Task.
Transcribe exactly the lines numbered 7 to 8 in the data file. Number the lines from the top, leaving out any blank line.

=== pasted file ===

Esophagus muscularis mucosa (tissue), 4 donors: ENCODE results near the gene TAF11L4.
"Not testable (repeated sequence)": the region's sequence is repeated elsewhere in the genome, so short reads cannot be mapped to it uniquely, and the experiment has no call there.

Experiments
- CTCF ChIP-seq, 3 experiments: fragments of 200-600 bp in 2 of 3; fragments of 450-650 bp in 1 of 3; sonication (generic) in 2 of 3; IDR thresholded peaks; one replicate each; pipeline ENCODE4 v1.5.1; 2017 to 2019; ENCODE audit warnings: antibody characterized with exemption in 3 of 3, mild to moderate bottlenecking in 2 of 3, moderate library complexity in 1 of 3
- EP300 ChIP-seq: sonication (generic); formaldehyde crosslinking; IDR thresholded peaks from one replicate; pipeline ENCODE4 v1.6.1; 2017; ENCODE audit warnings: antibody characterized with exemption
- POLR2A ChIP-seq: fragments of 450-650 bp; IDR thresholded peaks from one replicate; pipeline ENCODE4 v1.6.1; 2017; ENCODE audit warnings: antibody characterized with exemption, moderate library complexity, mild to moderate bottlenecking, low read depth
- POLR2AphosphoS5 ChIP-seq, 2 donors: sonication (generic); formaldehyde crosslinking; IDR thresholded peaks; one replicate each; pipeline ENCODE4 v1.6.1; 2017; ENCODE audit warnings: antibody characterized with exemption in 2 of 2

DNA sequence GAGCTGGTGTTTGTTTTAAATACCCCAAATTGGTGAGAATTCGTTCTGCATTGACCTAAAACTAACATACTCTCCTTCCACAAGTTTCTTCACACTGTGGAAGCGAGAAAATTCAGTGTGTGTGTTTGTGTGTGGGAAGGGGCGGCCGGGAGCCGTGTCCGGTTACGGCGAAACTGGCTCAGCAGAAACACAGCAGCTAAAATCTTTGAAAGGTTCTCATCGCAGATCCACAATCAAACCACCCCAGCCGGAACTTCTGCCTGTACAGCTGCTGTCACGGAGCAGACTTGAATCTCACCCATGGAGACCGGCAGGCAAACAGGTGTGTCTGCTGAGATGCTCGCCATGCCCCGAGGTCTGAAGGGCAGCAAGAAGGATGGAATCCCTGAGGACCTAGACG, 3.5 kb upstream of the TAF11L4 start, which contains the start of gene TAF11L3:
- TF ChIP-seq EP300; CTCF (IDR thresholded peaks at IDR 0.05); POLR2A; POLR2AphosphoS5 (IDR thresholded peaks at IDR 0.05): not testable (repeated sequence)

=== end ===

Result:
- POLR2AphosphoS5 ChIP-seq, 2 donors: sonication (generic); formaldehyde crosslinking; IDR thresholded peaks; one replicate each; pipeline ENCODE4 v1.6.1; 2017; ENCODE audit warnings: antibody characterized with exemption in 2 of 2

DNA sequence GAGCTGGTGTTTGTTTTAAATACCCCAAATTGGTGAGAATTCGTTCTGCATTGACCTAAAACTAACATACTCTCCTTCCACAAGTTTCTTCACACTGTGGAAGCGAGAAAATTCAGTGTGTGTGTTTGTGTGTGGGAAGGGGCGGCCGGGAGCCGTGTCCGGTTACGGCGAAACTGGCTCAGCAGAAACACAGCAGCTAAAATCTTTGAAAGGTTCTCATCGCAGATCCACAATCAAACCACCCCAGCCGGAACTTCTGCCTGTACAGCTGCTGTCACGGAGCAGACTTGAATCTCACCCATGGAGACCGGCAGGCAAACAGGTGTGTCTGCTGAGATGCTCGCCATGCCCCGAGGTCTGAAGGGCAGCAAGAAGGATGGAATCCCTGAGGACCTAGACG, 3.5 kb upstream of the TAF11L4 start, which contains the start of gene TAF11L3: